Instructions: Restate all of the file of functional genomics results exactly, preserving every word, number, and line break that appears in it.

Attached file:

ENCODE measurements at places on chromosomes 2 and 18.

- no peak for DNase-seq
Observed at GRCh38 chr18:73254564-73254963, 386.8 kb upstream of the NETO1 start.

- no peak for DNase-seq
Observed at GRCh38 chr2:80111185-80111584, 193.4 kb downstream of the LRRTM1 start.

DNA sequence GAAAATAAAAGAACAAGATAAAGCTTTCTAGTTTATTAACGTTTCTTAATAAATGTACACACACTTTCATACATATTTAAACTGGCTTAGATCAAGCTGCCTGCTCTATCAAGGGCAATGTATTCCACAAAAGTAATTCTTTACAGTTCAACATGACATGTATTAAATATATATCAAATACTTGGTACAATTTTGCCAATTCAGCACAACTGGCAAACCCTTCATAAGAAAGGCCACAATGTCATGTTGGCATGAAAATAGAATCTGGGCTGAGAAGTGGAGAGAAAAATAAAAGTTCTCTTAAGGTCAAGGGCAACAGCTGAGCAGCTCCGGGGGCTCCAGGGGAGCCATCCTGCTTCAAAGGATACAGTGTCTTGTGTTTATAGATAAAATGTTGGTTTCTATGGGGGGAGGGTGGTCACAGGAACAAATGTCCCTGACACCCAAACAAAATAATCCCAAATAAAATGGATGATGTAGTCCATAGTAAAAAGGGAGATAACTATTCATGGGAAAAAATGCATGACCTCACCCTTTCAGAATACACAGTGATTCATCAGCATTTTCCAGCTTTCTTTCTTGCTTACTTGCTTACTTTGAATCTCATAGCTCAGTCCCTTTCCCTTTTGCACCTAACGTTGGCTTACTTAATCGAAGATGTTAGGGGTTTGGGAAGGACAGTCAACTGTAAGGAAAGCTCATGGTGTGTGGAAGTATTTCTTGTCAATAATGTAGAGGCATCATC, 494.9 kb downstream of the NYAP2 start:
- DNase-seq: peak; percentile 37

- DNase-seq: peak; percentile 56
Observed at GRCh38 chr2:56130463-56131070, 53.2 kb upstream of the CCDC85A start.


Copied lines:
ENCODE measurements at places on chromosomes 2 and 18.

- no peak for DNase-seq
Observed at GRCh38 chr18:73254564-73254963, 386.8 kb upstream of the NETO1 start.

- no peak for DNase-seq
Observed at GRCh38 chr2:80111185-80111584, 193.4 kb downstream of the LRRTM1 start.

DNA sequence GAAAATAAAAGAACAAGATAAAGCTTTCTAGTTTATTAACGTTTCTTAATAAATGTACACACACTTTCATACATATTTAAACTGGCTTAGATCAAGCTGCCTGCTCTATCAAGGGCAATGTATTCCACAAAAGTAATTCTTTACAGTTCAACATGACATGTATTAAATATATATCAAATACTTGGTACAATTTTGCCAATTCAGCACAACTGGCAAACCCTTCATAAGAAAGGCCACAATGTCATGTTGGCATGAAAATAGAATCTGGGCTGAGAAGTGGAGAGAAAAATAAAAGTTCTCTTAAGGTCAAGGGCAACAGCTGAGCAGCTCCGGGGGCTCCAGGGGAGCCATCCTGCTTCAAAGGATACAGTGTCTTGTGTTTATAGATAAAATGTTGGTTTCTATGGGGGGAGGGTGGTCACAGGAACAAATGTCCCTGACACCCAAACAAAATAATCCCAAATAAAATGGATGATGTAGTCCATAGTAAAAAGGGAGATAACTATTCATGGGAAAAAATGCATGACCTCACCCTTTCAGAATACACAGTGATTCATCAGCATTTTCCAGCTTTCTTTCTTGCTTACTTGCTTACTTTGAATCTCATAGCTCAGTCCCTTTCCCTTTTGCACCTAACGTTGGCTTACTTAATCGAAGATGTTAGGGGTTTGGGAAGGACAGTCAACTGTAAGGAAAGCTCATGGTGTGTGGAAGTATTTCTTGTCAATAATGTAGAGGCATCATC, 494.9 kb downstream of the NYAP2 start:
- DNase-seq: peak; percentile 37

- DNase-seq: peak; percentile 56
Observed at GRCh38 chr2:56130463-56131070, 53.2 kb upstream of the CCDC85A start.